Kuo said he also didn't feel right in his previous start five days earlier against Boston, when he allowed three home runs in a game that was rained out after 2 1/3 innings.
Kuo had no command against the Mets, walking four with four wild pitches in only three innings. For the spring, he has allowed 10 walks in nine innings with a deceptive 3.00 ERA. But add in the stats washed away from his previous start with Boston and he has a 6.35 ERA, 11 walks and 11 strikeouts in 11 1/3 innings, four homers, four wild pitches and a hit batter.
He did not participate in Thursday morning stretching and did not play catch with the other pitchers, instead spending the pregame taking treatment.
The good and bad news about the shoulder discomfort for Kuo is that it's not his elbow, which has undergone two Tommy John elbow reconstructions and has always had the organization uneasy about his durability.
Kuo came into Spring Training the apparent preferred choice in the fifth-starter competition because he is a rare hard-throwing left-hander who is effective against right-handed hitters. But he hasn't looked anything close to the Kuo that won a roster spot last spring, when in 12 innings, he allowed one run, struck out 14 and walked only one.
Fifth-starter update: The club was already planning to go with four starters the first time through the rotation, and with the way its fifth-starter contenders have pitched lately, maybe nobody will win the job.
Brett Tomko gave it up Thursday, charged with six runs in four innings. He allowed six extra-base hits, including a pair of home runs to Nick Markakis.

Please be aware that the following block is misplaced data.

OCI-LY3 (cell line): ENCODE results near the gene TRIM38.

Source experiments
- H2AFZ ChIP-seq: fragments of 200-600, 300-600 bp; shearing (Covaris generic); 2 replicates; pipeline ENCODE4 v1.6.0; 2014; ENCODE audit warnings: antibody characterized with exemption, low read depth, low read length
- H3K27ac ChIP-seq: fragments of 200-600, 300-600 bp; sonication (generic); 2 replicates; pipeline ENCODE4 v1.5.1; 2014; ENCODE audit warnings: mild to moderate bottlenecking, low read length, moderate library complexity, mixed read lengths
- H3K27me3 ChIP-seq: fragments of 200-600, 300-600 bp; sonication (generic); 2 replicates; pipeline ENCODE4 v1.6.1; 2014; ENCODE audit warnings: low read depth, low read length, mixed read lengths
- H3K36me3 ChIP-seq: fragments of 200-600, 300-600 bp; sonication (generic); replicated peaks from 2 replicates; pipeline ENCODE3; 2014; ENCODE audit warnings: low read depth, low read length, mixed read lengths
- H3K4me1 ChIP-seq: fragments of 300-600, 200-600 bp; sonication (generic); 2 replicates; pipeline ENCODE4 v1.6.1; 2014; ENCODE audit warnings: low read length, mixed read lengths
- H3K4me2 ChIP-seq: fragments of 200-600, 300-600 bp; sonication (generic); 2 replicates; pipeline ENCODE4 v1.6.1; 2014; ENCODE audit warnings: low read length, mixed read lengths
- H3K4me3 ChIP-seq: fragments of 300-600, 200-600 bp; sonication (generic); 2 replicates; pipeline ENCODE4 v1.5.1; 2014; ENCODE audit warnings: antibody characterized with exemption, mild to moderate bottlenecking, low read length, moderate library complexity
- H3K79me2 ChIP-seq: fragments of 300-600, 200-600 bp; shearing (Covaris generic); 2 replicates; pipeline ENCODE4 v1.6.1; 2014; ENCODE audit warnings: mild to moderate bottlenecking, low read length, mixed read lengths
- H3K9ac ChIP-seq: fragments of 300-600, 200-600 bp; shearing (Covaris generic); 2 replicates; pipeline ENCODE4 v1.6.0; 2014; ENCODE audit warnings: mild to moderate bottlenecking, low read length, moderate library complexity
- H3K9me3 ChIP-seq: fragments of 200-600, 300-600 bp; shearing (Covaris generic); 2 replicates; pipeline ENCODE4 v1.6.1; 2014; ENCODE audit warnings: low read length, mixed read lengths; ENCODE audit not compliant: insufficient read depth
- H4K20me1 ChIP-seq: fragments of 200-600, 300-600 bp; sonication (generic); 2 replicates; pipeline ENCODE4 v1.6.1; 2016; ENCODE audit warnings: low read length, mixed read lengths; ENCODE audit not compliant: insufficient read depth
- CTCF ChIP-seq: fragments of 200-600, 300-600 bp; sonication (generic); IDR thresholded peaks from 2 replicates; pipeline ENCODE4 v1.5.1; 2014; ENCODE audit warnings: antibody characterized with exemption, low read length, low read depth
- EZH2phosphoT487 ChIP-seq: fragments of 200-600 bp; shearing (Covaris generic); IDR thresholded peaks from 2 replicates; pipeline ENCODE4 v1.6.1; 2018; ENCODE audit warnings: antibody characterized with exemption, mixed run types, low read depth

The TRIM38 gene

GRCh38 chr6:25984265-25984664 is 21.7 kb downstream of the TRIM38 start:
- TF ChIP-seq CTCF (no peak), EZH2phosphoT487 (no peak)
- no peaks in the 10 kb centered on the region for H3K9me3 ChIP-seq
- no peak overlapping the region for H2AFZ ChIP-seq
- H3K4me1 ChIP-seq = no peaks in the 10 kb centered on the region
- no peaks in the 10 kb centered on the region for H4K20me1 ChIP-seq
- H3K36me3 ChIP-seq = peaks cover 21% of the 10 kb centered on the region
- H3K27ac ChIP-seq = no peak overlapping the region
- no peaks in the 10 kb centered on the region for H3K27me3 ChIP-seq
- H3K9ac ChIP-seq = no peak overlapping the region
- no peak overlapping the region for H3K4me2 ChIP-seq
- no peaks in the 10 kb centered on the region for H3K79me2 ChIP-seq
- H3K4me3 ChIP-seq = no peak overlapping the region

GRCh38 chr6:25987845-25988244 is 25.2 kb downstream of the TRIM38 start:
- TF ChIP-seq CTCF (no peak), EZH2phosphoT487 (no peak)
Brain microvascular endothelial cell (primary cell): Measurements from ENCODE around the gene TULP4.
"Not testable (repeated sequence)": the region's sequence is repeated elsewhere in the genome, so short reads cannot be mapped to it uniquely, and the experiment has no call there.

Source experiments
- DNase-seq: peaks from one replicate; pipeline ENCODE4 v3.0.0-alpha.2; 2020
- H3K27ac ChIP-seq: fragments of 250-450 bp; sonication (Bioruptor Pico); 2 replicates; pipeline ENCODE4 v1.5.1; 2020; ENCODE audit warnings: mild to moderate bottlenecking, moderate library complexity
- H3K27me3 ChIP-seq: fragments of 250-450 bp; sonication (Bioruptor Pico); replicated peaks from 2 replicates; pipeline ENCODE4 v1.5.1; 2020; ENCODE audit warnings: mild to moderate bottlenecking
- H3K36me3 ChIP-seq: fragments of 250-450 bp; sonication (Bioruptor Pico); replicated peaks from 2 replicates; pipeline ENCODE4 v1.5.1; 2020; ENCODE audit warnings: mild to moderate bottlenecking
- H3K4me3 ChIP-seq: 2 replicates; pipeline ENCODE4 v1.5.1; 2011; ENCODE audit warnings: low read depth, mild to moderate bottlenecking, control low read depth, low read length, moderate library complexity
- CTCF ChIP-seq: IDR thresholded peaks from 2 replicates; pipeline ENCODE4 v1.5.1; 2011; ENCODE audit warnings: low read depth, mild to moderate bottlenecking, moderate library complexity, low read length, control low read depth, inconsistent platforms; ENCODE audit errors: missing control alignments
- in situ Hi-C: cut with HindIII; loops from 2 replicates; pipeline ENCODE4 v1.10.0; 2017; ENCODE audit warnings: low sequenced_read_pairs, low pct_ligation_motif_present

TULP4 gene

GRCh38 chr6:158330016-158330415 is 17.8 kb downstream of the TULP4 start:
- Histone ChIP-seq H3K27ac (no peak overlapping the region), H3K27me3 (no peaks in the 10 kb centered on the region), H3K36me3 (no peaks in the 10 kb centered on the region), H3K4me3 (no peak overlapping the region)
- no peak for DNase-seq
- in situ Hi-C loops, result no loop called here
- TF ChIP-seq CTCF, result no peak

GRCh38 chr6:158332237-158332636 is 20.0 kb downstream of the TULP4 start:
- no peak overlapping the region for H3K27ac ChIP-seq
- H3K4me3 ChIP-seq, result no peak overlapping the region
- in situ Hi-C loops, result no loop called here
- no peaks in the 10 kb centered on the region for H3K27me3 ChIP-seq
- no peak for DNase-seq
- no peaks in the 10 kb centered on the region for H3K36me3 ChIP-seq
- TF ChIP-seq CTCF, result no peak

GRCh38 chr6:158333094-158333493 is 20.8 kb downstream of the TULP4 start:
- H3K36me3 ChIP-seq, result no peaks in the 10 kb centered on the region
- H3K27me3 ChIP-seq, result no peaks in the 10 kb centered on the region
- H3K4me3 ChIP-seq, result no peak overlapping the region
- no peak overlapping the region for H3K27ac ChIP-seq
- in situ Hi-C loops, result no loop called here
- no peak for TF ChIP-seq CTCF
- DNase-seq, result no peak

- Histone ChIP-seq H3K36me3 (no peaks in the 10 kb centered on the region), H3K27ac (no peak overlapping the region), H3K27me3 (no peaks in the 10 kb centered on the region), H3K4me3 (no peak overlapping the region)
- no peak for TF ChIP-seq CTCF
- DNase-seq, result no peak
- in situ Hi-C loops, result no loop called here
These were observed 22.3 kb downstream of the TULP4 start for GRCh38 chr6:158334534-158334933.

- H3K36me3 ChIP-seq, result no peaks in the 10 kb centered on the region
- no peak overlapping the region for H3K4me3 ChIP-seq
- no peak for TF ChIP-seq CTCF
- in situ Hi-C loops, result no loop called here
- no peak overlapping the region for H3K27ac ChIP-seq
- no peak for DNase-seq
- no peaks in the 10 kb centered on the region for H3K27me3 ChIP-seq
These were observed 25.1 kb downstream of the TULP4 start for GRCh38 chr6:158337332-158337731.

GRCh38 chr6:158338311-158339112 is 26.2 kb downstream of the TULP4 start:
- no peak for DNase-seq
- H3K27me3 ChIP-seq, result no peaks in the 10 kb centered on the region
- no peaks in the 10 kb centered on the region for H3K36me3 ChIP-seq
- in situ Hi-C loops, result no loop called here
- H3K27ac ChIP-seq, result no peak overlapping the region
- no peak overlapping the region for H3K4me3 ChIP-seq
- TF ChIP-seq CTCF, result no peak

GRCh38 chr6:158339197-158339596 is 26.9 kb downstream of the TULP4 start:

"I just left too many pitches up," said Tomko. "You can't do that when the wind is blowing out."
Tomko's ERA soared to 5.14 and he was followed to the mound by long-shot candidate Joe Mays, who allowed two runs in three innings as his ERA climbed to 4.85. With Kuo realistically at 6.35 and Mark Hendrickson at 5.40, Chad Billingsley's 0.96 is looking pretty good.
Nonetheless, manager Grady Little said he still plans to start the season with Billingsley in the bullpen.
"At least, initially," Little qualified.
"You're always on the lookout for someone to separate themselves from the pack, but the pack is all staying together."
Another loss: The 8-0 loss to Baltimore ran the Dodgers' losing streak to five, during which they've been outscored, 41-3, with three shutouts.
"We're not real concerned with spring games," said Little. "Our No. 1 concern is to get healthy."
Penny update: Penny was able to play catch with the other pitchers Thursday with no discomfort and plans to have a bullpen session Friday. If that goes well, he will start Monday.
Extra swings: Utilitymen Marlon Anderson and Ramon Martinez, with virtually guaranteed roster spots, led off every inning in a Minor League game.
Injury update: After club officials originally said Tony Abreu's bone bruise, suffered Saturday, would take two-to-four weeks to heal, the Dodgers miraculously announced Thursday the infielder was fully healed.
Abreu is ticketed to start the season playing second base for Triple-A Las Vegas, but he's had an impressive spring and could get a call-up to the Major Leagues any time.
Nomar volunteers: First baseman Nomar Garciaparra filmed a public service announcement to help promote youth volunteerism. The PSA, which has been organized by Volunteers of America and the Major League Baseball Players Association, also features Minnesota's Joe Mauer and New York's Carlos Delgado. During the offseason, Garciaparra and his wife, former soccer star Mia Hamm, launched their own charitable foundation called the 9-to-5 fund, which is named after their respective uniform numbers and will benefit Children's Hospital in Los Angeles in the fight against cancer.
Coming up: Derek Lowe starts and Joe Beimel will pitch on consecutive days for the first time this spring when the Dodgers travel to Jupiter to play the Marlins on Friday.